Protestantism, or so much of it as embraces sectarianism, has done three things as the master-strokes of its policy. It broke away from the Church in the sixteenth century; it rejected the Sacraments in their primitive and Catholic meaning, and it virtually superseded the creed of Christendom with confessions of faith formulated by men. In the place of these—the Church, the Sacraments, and the Creed—Protestantism must provide substitutes, and it did. It put the Bible in the place of the Living Church, the Pulpit in the place of the Sacraments, and Private Judgment as to the meaning of Scripture in the place of the Creed. Thus equipped, it started on its mad career. The final result has not been, even yet, fully reached, but it is tending rapidly toward its accomplishment. There are stages in its progress; step by step the problem is worked out, and a few years more will witness the utter and absolute overthrow of the system, as regards its hitherto avowed principles. All this might have been foreseen, and was foreseen, and foretold. But the device—it was more than man's, was clever, and promised well. For a time it exceeded the most extravagant expectations of its votaries. It carried, in certain regions, all before it.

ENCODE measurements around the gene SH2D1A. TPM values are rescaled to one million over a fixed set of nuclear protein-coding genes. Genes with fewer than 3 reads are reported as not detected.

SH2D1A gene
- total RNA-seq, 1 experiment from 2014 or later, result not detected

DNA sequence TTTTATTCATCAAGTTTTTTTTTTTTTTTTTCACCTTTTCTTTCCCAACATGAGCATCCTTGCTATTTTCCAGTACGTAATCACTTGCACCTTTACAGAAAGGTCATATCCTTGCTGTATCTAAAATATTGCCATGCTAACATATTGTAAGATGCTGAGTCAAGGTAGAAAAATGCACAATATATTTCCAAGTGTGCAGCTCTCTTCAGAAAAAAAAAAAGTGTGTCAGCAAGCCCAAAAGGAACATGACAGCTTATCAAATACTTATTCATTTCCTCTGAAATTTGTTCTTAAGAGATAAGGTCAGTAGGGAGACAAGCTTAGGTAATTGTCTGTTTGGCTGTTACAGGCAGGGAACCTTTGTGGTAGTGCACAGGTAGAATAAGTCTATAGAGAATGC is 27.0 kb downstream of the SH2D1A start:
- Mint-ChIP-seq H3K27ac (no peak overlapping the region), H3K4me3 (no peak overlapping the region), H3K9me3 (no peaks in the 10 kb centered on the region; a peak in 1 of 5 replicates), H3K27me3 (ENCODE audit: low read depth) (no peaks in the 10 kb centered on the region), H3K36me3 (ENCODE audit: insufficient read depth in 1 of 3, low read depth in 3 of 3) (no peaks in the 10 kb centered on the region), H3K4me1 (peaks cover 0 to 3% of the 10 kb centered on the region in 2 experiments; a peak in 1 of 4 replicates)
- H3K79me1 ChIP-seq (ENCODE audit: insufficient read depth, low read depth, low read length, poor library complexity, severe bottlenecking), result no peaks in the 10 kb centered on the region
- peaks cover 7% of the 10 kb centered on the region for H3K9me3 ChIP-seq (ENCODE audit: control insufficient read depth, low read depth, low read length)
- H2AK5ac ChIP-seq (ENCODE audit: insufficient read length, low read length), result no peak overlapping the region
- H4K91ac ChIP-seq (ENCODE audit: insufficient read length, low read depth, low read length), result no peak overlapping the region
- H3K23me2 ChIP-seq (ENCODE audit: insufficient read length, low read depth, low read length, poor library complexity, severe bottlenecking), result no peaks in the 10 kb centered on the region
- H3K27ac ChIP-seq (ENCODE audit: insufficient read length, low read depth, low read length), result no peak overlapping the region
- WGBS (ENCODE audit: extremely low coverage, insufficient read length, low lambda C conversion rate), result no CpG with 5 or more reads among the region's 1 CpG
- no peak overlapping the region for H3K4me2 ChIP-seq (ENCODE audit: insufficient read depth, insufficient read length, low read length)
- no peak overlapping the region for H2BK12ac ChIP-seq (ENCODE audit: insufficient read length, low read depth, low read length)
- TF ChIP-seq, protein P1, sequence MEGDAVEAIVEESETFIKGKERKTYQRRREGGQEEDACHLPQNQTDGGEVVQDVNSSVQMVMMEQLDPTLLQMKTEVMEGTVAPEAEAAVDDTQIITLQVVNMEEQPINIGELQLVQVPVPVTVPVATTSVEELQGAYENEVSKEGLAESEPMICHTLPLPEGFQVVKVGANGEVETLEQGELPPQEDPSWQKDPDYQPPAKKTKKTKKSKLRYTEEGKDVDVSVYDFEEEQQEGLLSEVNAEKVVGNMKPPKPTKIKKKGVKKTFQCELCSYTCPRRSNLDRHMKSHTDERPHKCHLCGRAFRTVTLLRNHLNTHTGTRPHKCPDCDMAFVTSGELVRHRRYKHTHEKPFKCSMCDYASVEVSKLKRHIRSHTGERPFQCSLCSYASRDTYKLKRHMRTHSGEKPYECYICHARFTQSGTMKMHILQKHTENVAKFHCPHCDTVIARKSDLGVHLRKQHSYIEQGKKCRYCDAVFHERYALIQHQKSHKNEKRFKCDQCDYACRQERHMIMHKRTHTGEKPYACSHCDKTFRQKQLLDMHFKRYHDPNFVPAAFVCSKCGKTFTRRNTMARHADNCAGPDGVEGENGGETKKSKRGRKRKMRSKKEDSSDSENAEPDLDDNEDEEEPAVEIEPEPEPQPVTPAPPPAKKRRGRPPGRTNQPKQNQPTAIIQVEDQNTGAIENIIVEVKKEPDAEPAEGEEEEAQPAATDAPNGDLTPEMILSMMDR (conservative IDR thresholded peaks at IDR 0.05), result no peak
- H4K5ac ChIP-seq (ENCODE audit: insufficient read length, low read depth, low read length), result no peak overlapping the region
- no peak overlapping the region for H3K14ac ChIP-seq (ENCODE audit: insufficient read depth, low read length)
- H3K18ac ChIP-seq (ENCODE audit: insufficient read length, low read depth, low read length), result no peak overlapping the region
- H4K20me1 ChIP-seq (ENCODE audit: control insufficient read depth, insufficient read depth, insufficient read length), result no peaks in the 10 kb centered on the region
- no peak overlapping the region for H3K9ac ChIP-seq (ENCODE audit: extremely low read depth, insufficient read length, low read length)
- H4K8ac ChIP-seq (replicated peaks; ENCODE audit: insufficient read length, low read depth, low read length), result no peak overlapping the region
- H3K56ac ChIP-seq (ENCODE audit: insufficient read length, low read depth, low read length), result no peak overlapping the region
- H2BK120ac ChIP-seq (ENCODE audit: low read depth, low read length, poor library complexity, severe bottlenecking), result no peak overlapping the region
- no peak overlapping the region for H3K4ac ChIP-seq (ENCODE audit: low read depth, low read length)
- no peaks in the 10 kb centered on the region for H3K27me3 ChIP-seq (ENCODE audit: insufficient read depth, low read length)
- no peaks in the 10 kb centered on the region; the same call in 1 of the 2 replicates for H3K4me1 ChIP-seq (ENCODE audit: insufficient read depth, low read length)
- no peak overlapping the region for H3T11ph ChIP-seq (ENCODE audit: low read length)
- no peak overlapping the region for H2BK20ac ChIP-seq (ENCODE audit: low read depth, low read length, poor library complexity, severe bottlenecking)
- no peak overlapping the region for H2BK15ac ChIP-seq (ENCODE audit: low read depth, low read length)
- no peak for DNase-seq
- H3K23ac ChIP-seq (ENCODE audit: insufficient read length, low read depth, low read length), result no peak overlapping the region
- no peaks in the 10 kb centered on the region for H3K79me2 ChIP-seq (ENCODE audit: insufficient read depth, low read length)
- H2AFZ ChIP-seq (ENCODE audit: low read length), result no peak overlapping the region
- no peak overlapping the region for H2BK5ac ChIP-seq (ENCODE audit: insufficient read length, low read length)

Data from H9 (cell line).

In its first stage of development, with private judgment in matters of religion as a substitute for the Creed of Christendom, it speedily demonstrated its failure, since all the machinery of persecution, where Protestants possessed the power, was brought into play to suppress the exercise of that very private judgment, the free use of which was boldly asserted to be one of the leading principles of Protestantism. Still, private judgment, with no living church to teach and creed to guide, would assert itself until, in succession, sect after sect appeared, and the type of Babel has its fulfilment in a hundred and more of so-called religious systems, each warring with its neighbors, confounding confusion with the many strange voices which tell, each in different manner, how the tower is to be built, and the way opened to heaven. In no other sphere of life is such a paradox asserted as that a man may pursue an independent line for himself, without regard to the past or the relations of the present. Home, society, the state, science, put limitations upon a man's judgment, and he must, in spite of his best exertions to be free, submit. Religion is no exception to the rule, and the result thus far reached presents an awful comment upon the folly of teaching that in the realm of faith God has placed no restraints upon man's will.